Here people are biased to view "peace officers" in a positive light and "police officers" with a negative tilt so the attorney uses that knowledge to play the people.

Even though a word or phrase may be often used with a negative or positive tone do not assume that every usage of that word or phrase is carrying the tone you expect it to be. Helps to avoid the semantic trappings of newspeak.



posted on Jan, 14 2014 @ 08:06 AM
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reply to post by thisguyrighthere
 


How could the jurors have acquitted those animals?



posted on Jan, 14 2014 @ 02:21 PM
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reply to post by projectbane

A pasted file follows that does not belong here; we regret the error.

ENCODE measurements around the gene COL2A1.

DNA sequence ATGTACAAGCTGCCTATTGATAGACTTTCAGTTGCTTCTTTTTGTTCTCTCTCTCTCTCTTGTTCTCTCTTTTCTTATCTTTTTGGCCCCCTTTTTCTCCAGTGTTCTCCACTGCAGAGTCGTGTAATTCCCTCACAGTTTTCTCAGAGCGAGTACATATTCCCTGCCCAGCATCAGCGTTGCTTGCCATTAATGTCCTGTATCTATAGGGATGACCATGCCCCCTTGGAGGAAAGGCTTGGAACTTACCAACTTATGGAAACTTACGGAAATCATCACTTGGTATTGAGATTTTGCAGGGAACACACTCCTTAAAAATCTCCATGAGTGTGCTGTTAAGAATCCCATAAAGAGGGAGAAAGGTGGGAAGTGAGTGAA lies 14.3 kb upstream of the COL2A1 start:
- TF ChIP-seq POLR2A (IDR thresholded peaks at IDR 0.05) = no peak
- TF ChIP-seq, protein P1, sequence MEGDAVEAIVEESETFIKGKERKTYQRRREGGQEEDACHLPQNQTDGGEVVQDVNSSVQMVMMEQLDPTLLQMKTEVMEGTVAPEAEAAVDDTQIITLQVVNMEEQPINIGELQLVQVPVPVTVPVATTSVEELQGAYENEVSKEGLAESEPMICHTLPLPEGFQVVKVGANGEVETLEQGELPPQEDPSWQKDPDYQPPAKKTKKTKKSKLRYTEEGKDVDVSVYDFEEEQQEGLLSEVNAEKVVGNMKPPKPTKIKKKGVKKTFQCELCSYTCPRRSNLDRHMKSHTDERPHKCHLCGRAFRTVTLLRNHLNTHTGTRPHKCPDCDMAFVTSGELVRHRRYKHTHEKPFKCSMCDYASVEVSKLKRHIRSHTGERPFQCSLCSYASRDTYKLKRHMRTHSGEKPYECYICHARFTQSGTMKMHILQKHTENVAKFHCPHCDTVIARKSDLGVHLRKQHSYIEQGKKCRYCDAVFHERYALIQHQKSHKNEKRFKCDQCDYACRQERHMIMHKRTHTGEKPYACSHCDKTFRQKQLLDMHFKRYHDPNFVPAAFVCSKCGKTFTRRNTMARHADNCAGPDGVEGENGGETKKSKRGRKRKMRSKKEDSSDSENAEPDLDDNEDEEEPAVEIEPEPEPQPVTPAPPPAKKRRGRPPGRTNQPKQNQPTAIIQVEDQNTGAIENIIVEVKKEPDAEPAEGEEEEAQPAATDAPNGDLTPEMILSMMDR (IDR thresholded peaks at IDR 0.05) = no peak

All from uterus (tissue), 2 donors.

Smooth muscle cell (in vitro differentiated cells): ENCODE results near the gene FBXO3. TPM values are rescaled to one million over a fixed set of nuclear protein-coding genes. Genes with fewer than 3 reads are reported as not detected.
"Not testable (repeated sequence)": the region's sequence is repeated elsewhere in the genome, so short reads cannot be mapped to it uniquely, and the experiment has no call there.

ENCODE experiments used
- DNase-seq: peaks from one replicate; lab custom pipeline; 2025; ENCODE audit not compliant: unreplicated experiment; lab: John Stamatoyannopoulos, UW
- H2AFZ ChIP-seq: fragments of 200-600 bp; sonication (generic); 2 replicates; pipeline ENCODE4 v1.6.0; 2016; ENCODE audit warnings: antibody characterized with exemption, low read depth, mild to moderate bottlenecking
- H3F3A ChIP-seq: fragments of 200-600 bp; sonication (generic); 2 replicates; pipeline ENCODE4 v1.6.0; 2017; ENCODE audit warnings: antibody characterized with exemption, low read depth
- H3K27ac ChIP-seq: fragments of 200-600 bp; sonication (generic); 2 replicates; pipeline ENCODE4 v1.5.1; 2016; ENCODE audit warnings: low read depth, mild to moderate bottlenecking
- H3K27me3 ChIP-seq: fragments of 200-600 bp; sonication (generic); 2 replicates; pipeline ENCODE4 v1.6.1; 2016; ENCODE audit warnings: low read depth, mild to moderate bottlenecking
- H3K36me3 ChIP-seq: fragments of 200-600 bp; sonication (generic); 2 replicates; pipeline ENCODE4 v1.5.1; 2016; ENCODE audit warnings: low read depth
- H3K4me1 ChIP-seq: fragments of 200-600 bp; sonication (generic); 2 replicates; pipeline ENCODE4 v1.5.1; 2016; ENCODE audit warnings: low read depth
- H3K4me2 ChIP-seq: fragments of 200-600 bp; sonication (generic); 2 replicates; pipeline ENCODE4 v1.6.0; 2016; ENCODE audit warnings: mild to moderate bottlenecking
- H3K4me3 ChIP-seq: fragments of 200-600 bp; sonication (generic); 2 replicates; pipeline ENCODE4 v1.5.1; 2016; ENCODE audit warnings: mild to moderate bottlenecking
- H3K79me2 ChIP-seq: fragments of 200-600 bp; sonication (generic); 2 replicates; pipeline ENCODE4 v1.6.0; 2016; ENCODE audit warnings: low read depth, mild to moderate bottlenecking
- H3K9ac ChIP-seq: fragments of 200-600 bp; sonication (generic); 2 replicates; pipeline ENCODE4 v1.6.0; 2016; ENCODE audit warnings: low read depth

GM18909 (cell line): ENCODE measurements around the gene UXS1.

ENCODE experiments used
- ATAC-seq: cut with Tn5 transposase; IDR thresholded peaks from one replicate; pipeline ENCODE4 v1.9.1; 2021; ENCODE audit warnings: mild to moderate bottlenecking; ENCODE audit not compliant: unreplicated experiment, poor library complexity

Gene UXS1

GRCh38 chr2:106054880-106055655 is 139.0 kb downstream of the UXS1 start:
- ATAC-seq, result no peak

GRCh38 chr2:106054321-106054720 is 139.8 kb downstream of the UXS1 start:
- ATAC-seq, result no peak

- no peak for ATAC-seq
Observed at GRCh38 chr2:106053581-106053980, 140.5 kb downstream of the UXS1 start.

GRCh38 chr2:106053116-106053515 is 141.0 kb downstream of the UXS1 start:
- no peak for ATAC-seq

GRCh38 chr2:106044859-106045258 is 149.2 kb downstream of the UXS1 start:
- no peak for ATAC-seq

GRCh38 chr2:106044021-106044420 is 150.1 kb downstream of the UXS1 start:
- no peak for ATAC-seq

Cops are REDCOATS.. in EVERY sense and manner.

the only difference is they now serve the corporation (owned by the crown) instead of directly employed BY the crown



posted on Jan, 14 2014 @ 02:38 PM
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reply to post by whitewave
 

They don't know the law, they only feed people to the courts, which is where the actual law enforcement occurs.

I really don't understand where the term "Law Enforcement Officer" came from, maybe it's only because the abbreviation for it is "LEO", like they consider themselves some kind of fierce critter from Africa...

They are not law enforcement officers though, law enforcement occurs once it gets to the courts, a county clerk is more involved in enforcing laws than these posers are.